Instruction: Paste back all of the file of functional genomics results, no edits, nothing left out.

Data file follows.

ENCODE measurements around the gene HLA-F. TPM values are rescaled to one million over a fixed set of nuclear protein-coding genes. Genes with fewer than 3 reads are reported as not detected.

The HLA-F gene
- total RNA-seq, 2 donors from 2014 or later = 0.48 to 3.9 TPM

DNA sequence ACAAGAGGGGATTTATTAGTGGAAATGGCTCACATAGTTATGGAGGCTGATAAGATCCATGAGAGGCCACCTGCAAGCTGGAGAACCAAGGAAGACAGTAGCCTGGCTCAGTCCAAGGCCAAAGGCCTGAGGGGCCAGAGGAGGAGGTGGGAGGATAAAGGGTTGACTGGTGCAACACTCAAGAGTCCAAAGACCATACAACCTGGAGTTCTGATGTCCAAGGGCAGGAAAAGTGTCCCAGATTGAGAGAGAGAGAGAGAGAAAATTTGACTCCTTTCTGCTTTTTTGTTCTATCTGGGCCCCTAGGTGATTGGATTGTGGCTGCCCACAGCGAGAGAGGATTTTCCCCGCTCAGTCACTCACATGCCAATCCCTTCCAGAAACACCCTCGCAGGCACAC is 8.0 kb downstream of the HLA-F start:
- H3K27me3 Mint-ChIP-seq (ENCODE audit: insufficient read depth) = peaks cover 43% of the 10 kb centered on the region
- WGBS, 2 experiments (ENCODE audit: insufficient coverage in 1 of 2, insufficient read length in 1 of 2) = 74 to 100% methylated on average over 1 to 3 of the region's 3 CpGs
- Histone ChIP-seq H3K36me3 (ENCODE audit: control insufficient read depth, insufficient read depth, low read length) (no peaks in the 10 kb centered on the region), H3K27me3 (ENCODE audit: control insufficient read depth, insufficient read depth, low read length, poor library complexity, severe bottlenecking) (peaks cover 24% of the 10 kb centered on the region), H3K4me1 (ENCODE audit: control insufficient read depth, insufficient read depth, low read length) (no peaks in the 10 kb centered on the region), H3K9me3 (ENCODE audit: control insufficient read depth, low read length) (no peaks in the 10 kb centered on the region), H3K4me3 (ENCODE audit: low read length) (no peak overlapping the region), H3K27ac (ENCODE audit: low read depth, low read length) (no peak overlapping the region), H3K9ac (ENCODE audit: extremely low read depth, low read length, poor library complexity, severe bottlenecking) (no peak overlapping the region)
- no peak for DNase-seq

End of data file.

ENCODE measurements around the gene HLA-F. TPM values are rescaled to one million over a fixed set of nuclear protein-coding genes. Genes with fewer than 3 reads are reported as not detected.

The HLA-F gene
- total RNA-seq, 2 donors from 2014 or later = 0.48 to 3.9 TPM

DNA sequence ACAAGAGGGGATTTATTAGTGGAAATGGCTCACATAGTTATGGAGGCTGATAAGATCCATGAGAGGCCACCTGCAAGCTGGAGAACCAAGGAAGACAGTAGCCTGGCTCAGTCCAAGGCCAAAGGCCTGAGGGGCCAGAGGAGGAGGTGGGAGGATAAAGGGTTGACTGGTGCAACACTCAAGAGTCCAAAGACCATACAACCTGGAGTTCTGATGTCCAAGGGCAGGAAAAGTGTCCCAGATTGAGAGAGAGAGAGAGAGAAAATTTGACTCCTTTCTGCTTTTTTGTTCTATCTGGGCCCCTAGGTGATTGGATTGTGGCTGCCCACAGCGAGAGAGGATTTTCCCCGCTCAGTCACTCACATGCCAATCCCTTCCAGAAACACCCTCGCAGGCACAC is 8.0 kb downstream of the HLA-F start:
- H3K27me3 Mint-ChIP-seq (ENCODE audit: insufficient read depth) = peaks cover 43% of the 10 kb centered on the region
- WGBS, 2 experiments (ENCODE audit: insufficient coverage in 1 of 2, insufficient read length in 1 of 2) = 74 to 100% methylated on average over 1 to 3 of the region's 3 CpGs
- Histone ChIP-seq H3K36me3 (ENCODE audit: control insufficient read depth, insufficient read depth, low read length) (no peaks in the 10 kb centered on the region), H3K27me3 (ENCODE audit: control insufficient read depth, insufficient read depth, low read length, poor library complexity, severe bottlenecking) (peaks cover 24% of the 10 kb centered on the region), H3K4me1 (ENCODE audit: control insufficient read depth, insufficient read depth, low read length) (no peaks in the 10 kb centered on the region), H3K9me3 (ENCODE audit: control insufficient read depth, low read length) (no peaks in the 10 kb centered on the region), H3K4me3 (ENCODE audit: low read length) (no peak overlapping the region), H3K27ac (ENCODE audit: low read depth, low read length) (no peak overlapping the region), H3K9ac (ENCODE audit: extremely low read depth, low read length, poor library complexity, severe bottlenecking) (no peak overlapping the region)
- no peak for DNase-seq